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This fictional essay is part of a series inspired by C S Lewis’s The Screwtape Letters. Each essay seeks to respond to the satirical concepts laid down by Lewis, and to twist them around a little. Lewis was once an atheist and died a Christian. This author was born into Christianity and lives as an atheist.

Marcion’s Movement in Time concerns a brief history of demons and their relationship with the Church and the struggle between demon and the good Marcion.

Opening extract

Demons are cunning creatures, and yet they must move with the times. They wouldn’t be Demons if they couldn’t! In the old days, Demons helped people fear the Church, by fermenting in their minds the consequences of failing to live up to the Church’s ideals. It unwittingly worked in well with Demons, much to their delight. This is Screwtape’s Church, the ‘half finished, sham gothic erection on the new building estate’. Quite a few who bravely spoke out (they couldn’t help themselves could they!) ended up at the stake, or were laying their bare heads on the chopping block, and they became martyrs. The Church’s retributions had gone too far! Not a good look for those Demons at work on them. The ultimate goal for every Demon of course is to go with its charge to the grave, fully sinful as is the Church, and to be there at the ultimate completion of an earthly life when the mind closes for good. A human life, sinful when it is born and sinful when it dies is the only perfect life according to the charter of Demonology.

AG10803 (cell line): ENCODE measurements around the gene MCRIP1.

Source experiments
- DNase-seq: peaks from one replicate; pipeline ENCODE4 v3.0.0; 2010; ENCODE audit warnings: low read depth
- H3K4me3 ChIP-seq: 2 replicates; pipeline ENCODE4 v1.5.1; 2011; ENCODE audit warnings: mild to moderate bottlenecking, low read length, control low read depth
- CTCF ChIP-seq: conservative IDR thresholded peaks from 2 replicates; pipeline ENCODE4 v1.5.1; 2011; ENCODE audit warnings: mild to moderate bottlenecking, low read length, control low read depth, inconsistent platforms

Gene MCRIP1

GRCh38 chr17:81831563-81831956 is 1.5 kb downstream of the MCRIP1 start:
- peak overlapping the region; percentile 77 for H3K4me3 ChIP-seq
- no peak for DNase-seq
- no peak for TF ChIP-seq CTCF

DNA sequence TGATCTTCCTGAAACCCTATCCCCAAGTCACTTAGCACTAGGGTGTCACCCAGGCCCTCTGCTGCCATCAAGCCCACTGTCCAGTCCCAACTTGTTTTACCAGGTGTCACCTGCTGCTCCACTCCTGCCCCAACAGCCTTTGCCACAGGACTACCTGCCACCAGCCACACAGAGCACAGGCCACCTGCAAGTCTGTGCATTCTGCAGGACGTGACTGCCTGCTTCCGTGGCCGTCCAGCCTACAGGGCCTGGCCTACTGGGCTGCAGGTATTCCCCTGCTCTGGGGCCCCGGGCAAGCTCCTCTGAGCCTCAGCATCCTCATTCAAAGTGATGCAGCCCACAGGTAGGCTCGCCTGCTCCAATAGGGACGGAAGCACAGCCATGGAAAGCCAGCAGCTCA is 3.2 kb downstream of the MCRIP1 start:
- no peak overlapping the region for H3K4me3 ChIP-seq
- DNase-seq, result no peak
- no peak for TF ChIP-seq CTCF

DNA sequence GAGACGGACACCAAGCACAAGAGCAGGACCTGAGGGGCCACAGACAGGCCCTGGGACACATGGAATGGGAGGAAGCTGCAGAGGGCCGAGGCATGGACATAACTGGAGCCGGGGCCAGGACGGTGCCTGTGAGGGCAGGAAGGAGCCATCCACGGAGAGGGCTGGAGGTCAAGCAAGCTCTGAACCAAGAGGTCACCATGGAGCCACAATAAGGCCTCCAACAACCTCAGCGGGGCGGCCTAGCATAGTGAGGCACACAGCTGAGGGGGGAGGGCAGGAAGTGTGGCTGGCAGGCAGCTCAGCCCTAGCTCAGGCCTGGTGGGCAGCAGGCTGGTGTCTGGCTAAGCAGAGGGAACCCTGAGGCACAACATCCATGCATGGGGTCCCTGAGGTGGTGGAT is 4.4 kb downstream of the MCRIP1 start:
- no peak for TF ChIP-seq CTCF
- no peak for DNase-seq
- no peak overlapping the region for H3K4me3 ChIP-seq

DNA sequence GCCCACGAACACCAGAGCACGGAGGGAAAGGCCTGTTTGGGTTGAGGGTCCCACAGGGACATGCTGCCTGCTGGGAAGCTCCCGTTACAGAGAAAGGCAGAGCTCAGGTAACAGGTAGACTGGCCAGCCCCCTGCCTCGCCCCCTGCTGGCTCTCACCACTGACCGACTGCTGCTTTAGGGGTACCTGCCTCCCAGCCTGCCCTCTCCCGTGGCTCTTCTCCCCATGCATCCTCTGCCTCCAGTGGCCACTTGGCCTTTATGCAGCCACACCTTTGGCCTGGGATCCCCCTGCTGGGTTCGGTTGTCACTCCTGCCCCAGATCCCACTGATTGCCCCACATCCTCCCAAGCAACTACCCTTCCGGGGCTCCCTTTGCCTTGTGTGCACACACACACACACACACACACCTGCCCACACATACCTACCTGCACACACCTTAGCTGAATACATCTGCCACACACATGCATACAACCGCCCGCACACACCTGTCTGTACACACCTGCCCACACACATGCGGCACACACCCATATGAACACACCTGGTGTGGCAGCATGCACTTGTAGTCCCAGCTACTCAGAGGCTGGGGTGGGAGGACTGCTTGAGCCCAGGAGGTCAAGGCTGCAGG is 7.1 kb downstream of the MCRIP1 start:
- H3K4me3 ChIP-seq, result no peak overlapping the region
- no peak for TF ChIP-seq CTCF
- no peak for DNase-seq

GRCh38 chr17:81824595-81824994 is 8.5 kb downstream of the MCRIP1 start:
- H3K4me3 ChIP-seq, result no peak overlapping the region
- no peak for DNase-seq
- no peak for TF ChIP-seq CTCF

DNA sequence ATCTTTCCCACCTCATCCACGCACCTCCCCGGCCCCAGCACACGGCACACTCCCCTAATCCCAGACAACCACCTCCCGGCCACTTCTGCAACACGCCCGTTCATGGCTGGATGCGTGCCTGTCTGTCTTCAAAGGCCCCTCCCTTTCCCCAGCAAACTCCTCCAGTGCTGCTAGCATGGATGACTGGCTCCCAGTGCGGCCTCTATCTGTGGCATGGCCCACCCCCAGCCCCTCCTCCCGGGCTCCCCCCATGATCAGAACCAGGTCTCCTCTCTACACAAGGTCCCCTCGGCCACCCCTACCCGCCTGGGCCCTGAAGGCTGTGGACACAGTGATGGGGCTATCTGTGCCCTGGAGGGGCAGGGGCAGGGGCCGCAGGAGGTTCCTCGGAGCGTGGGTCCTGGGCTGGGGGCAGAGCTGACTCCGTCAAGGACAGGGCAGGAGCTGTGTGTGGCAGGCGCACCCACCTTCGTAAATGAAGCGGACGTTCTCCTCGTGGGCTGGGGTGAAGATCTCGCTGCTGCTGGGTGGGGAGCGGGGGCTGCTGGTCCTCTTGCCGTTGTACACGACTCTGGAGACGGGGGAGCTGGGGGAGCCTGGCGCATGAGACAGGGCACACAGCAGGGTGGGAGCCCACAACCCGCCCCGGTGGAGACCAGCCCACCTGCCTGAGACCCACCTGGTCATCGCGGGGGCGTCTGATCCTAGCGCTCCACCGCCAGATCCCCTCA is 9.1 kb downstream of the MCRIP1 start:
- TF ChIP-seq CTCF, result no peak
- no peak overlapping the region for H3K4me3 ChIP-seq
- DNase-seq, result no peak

The last thing a Demon wants is its charge, in this case good Marcion, to be making a guiltless confession at the very point of death. If there is one thing a Demon cannot do, it is to prevent a good man like Marcion from turning toward salvation in spite of sin. Here, Marcion’s moral soul is winning the mind over, with its promise of a reunion with Jesus. Marcion has always felt that he is good man, and lately he has decided the Church was not responsible, but him unto his own light. The safe and blissful passage from death to the afterlife will confirm it. Marcion hitherto doubts whether the Church really understands goodness, and whether its path to Heaven should be the same as his. And because of these doubts Demons have often been caught off guard. Those burned at the stake are martyrs, and yes the Demon was there at the point of death as was a competing priest, but in its struggle to capture the leaving soul, it abandons it to the power of goodness, and to the future which rewrites history at will.

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